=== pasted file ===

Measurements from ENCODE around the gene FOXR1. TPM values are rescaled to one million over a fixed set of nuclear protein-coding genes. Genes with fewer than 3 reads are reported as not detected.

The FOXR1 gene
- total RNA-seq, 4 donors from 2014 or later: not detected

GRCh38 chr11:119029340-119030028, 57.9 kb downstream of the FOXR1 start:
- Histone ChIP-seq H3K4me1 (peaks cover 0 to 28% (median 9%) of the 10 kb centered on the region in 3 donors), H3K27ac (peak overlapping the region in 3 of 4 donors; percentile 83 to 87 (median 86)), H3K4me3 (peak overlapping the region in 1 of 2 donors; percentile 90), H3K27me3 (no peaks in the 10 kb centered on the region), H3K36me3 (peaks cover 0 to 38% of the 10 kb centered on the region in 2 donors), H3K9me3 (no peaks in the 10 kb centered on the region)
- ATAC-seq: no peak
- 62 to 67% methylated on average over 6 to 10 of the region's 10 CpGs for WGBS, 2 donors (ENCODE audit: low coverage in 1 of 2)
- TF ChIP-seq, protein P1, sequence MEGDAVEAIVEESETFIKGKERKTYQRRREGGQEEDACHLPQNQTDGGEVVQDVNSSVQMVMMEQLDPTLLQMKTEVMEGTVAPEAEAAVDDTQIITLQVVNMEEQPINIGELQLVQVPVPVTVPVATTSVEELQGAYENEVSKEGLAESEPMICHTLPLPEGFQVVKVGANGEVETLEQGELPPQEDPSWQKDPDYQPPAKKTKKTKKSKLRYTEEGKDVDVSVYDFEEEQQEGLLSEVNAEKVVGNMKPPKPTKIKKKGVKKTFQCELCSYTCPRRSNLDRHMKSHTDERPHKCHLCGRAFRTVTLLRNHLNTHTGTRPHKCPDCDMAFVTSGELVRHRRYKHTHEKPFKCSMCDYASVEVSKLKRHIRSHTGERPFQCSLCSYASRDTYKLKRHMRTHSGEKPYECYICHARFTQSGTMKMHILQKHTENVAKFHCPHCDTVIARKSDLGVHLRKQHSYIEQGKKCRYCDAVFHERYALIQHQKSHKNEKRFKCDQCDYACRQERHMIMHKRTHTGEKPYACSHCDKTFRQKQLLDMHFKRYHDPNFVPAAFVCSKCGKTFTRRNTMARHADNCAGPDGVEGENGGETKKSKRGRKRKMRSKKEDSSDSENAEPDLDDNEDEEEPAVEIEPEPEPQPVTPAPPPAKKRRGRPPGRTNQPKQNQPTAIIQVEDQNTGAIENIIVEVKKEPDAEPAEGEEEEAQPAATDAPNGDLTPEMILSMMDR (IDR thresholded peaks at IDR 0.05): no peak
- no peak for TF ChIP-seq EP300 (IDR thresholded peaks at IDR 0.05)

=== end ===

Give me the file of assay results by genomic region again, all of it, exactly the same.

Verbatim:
Measurements from ENCODE around the gene FOXR1. TPM values are rescaled to one million over a fixed set of nuclear protein-coding genes. Genes with fewer than 3 reads are reported as not detected.

The FOXR1 gene
- total RNA-seq, 4 donors from 2014 or later: not detected

GRCh38 chr11:119029340-119030028, 57.9 kb downstream of the FOXR1 start:
- Histone ChIP-seq H3K4me1 (peaks cover 0 to 28% (median 9%) of the 10 kb centered on the region in 3 donors), H3K27ac (peak overlapping the region in 3 of 4 donors; percentile 83 to 87 (median 86)), H3K4me3 (peak overlapping the region in 1 of 2 donors; percentile 90), H3K27me3 (no peaks in the 10 kb centered on the region), H3K36me3 (peaks cover 0 to 38% of the 10 kb centered on the region in 2 donors), H3K9me3 (no peaks in the 10 kb centered on the region)
- ATAC-seq: no peak
- 62 to 67% methylated on average over 6 to 10 of the region's 10 CpGs for WGBS, 2 donors (ENCODE audit: low coverage in 1 of 2)
- TF ChIP-seq, protein P1, sequence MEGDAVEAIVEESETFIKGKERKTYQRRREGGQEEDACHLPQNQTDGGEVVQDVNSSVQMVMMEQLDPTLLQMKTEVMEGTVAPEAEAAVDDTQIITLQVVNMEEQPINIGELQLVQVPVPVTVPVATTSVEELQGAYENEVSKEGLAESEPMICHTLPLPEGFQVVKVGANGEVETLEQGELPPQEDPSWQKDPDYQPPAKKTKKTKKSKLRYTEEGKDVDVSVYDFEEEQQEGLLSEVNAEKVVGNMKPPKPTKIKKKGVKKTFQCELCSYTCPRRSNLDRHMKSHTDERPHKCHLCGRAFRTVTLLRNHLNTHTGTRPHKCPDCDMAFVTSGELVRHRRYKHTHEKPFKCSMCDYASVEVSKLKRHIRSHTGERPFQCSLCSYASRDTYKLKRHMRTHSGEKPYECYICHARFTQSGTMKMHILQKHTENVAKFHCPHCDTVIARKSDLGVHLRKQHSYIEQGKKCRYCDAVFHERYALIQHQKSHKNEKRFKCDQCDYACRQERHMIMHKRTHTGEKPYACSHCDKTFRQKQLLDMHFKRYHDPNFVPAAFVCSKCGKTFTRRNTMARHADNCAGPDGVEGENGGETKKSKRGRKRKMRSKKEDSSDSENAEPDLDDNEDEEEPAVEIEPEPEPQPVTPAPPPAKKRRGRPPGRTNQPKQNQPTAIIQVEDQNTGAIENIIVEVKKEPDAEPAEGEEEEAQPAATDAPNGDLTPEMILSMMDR (IDR thresholded peaks at IDR 0.05): no peak
- no peak for TF ChIP-seq EP300 (IDR thresholded peaks at IDR 0.05)